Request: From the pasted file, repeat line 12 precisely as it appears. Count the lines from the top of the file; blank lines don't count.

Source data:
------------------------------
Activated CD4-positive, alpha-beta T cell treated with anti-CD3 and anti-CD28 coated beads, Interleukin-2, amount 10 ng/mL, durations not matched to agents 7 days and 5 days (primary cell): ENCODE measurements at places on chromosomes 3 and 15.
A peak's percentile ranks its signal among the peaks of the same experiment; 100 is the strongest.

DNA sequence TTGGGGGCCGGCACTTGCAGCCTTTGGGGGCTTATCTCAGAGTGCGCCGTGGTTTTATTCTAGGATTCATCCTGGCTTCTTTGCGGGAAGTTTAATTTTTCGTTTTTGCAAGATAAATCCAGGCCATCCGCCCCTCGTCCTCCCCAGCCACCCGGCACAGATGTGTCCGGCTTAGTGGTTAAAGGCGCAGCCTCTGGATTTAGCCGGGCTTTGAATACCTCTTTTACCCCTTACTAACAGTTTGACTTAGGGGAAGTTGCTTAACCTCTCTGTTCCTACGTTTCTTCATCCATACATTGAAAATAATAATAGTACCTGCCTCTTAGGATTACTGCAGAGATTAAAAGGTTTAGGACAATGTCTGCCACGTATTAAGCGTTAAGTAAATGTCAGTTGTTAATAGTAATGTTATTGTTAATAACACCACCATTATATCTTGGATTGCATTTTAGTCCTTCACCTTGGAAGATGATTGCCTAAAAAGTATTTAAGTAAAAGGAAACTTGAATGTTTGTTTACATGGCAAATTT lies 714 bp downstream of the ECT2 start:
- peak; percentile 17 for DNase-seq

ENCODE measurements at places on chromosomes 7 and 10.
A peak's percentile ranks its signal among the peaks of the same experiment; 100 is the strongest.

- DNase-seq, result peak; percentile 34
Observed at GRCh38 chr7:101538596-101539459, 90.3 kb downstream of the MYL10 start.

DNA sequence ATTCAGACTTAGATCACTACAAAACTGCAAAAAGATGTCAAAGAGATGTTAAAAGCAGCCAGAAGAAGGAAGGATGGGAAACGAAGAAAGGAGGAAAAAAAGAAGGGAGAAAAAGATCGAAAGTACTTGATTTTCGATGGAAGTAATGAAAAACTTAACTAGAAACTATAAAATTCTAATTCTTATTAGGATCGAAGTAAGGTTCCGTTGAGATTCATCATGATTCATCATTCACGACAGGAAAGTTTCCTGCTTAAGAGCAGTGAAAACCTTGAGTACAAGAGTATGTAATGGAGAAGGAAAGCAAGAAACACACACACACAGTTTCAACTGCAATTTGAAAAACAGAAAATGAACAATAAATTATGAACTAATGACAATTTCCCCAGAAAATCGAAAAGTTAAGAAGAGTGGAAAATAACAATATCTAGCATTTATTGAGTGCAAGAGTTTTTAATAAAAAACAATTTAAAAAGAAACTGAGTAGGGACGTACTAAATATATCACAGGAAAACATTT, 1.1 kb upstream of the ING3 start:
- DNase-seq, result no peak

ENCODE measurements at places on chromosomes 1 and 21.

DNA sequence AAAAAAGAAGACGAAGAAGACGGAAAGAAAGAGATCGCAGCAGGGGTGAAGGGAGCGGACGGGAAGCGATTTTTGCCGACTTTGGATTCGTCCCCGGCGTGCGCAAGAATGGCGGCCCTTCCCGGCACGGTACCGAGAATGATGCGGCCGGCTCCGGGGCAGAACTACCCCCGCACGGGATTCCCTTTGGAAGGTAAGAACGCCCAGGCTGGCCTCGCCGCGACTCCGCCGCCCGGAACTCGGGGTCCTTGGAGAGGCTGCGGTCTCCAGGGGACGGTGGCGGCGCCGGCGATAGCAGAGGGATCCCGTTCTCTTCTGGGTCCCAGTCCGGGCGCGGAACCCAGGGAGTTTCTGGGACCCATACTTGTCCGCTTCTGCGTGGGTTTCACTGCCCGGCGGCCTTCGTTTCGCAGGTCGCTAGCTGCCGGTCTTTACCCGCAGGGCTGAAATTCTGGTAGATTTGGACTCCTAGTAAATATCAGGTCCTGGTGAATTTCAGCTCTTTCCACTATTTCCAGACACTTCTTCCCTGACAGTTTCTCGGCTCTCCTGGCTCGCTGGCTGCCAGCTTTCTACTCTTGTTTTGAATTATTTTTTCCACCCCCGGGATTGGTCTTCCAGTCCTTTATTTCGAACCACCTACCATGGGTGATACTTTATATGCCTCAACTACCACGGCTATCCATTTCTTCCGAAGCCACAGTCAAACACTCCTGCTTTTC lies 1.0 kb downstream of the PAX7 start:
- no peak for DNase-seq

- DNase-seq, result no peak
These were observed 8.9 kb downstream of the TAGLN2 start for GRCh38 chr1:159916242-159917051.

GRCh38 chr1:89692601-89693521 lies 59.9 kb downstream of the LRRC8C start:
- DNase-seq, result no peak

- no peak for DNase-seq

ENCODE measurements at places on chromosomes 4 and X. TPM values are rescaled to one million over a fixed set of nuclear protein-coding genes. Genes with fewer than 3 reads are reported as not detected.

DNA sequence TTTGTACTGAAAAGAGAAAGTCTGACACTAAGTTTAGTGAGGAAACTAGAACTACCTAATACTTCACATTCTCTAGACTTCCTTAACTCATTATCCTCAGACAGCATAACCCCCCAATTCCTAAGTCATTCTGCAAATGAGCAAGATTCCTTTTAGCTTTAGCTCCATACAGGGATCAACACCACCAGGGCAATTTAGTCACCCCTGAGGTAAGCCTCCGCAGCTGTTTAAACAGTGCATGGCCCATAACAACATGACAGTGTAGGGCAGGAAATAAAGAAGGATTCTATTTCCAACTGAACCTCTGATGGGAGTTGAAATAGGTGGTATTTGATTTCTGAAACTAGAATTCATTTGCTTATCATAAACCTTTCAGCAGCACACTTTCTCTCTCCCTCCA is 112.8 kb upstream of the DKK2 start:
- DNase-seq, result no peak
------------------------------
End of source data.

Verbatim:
DNA sequence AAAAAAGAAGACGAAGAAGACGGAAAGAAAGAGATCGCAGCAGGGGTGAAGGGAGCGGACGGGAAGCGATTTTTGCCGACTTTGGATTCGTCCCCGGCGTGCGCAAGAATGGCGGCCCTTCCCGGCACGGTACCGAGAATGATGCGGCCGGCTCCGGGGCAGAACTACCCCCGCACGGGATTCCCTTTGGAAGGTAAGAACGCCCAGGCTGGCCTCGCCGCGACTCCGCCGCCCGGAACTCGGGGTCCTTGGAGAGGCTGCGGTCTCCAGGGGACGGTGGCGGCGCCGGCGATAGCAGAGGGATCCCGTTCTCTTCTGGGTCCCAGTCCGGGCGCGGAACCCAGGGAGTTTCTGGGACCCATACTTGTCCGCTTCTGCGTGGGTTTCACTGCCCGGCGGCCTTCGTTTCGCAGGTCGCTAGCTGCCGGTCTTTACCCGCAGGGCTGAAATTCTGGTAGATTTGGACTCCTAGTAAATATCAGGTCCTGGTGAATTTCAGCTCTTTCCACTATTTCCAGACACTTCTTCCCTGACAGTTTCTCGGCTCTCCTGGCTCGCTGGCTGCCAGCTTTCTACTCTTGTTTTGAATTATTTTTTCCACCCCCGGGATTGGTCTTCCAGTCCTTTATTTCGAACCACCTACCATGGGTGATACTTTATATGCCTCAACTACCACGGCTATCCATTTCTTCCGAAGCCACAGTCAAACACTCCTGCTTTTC lies 1.0 kb downstream of the PAX7 start: